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Long IslandObituaries

LI librarian, health activist Helen H. McCollough dies

When Helen Harris McCollough grew up on the prairies of Nebraska and Wyoming in the early 1900s, people in those parts were still living the hardscrabble existence of life on the frontier, her daughter said.

That unspoiled upbringing instilled a resilience in McCollough that lasted throughout her life, through a career as a Long Island librarian and a health advocate, her daughter said.

McCollough died Feb. 5 in her sleep in South Setauket. She was 93.

"She was a very unusual woman shaped by growing up in an environment that required her to be resilient," said Kimberly Thurler, of Norfolk, Mass., noting that her mother grew up in a house without indoor plumbing and bathed in a copper tub in the kitchen. "She had to make her way in life, and as a result she was not afraid to speak up for herself or others."

McCollough, who was born in 1917, earned a full scholarship to the University of Wyoming. Still, after her father's store went bankrupt during the Great Depression, McCollough had to work to earn her room and board through school, Thurler said.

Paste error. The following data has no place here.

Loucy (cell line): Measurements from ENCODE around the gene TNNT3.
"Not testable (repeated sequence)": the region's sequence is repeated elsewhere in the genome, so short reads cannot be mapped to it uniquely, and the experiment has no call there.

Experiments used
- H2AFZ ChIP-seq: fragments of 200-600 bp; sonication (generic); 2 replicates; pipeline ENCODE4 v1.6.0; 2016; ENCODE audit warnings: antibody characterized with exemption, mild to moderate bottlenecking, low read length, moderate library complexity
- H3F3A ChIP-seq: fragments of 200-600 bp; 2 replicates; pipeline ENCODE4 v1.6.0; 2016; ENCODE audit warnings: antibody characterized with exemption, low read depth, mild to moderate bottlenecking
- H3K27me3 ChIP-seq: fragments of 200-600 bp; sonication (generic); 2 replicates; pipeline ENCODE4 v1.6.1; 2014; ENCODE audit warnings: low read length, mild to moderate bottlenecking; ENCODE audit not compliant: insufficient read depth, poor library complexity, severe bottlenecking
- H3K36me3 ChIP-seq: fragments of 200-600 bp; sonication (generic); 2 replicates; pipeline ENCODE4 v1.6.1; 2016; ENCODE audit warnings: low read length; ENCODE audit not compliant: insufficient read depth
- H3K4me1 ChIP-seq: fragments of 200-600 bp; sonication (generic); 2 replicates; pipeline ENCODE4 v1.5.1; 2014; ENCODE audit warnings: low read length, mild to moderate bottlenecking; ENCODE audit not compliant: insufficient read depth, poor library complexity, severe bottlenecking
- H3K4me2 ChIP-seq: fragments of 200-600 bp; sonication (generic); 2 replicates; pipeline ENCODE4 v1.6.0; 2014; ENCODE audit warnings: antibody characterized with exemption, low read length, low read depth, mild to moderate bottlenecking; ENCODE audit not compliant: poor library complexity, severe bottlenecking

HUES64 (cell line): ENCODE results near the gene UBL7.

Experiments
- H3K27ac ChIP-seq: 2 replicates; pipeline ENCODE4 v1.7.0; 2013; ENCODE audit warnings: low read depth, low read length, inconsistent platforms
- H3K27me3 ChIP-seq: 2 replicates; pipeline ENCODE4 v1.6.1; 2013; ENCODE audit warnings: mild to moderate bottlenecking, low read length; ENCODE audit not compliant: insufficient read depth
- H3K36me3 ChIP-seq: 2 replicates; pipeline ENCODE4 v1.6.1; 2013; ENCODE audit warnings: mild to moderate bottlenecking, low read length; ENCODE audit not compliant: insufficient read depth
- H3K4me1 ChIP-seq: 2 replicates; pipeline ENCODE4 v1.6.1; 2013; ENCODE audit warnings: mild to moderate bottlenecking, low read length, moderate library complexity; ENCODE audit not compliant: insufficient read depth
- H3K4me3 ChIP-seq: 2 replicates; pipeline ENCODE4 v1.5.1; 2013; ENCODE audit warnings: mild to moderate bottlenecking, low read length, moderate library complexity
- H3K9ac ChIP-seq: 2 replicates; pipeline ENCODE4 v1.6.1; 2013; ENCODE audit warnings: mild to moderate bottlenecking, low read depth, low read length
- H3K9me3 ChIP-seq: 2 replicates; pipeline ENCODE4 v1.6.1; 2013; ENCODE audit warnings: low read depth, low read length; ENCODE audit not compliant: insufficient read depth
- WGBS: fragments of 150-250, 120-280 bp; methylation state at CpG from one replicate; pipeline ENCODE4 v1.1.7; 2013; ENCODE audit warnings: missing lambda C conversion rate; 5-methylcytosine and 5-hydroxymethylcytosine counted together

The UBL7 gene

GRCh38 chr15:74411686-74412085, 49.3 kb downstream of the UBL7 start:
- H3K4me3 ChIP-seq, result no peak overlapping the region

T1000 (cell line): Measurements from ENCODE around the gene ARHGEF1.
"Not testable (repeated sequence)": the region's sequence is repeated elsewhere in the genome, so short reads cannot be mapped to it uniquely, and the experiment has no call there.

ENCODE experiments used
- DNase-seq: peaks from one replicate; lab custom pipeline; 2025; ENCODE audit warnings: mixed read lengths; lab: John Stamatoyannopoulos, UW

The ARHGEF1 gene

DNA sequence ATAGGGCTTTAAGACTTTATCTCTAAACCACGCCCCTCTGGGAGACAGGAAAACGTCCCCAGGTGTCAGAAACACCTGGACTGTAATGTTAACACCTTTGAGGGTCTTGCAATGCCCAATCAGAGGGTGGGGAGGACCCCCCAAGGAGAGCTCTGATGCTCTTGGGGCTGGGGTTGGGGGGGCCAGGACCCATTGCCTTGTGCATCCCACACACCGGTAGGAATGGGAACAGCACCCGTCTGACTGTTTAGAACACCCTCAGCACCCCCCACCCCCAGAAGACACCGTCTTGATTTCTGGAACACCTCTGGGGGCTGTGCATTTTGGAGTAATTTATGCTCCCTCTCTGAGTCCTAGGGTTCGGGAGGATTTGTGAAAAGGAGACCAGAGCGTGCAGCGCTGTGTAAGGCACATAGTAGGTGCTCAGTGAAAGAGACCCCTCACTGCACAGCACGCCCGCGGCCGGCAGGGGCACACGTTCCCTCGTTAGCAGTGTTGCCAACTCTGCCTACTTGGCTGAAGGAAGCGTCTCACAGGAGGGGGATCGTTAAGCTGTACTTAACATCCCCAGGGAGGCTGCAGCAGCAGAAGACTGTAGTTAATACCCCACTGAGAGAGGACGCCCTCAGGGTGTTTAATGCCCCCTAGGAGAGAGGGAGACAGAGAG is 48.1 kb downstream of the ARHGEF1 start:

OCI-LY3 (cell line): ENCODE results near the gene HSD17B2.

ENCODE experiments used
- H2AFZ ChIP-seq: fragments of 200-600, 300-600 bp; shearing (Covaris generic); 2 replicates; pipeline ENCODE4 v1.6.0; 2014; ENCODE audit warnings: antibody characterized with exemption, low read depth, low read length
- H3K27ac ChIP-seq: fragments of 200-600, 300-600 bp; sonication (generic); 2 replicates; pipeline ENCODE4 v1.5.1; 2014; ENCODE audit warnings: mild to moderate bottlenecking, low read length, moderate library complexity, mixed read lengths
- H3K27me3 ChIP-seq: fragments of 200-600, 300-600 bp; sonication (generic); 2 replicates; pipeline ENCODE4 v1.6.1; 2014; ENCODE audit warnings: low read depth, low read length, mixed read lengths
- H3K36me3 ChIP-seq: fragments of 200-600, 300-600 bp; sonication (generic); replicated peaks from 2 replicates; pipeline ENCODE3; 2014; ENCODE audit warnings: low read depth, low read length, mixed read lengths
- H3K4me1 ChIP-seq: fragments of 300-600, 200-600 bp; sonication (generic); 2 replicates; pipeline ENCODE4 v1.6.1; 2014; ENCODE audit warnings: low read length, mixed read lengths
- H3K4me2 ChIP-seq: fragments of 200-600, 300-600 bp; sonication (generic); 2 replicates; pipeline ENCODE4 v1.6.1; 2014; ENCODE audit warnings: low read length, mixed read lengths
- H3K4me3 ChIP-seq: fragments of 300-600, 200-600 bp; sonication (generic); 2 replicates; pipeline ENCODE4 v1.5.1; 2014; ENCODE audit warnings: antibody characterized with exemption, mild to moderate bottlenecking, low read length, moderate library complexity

It was at the university that she met her husband, Albert W. McCollough. Within a few years, the young couple had moved to the Bronx so that Albert could pursue his career as a journalist, first at United Press International, and later at Newsweek magazine, where he ultimately became senior editor and chief of the copy desk, Thurler said.

After a few years, the pair moved to East Meadow to raise their two daughters, Thurler said. Later, McCollough made the decision to go back to work, becoming an audiovisual librarian at the East Meadow Public Library. She held that job for about 20 years, her daughter said.

But her interest in health never waned, and in the 1970s, she became a fierce and very early anti-smoking advocate, her daughter said. McCollough, who moved with her family to Huntington in 1977, worked with the Group Against Smoking Pollution Inc., or GASP, to pass legislation to limit smoking in public places in Suffolk in the 1980s. The county law later became a model for similar laws statewide, according to press reports from that time.

"She was a real advocate against smoking and how it affected the lungs," said Loretta Kelleher, a reference librarian at East Meadow Public Library who knew the McColloughs. "To adhere to that consistent belief when there were not a lot of other people agreeing with her was a remarkable thing."

McCollough also is survived by daughter Marian Siek of Southampton, Pa.; sister Maxine Hale, of Cut Bank, Mont.; brother Robert Harris, of Renton, Wash.; and two grandchildren and numerous great-grandchildren. Her husband died in 2009. Donations in her memory may be made to Action for Smoking and Health.

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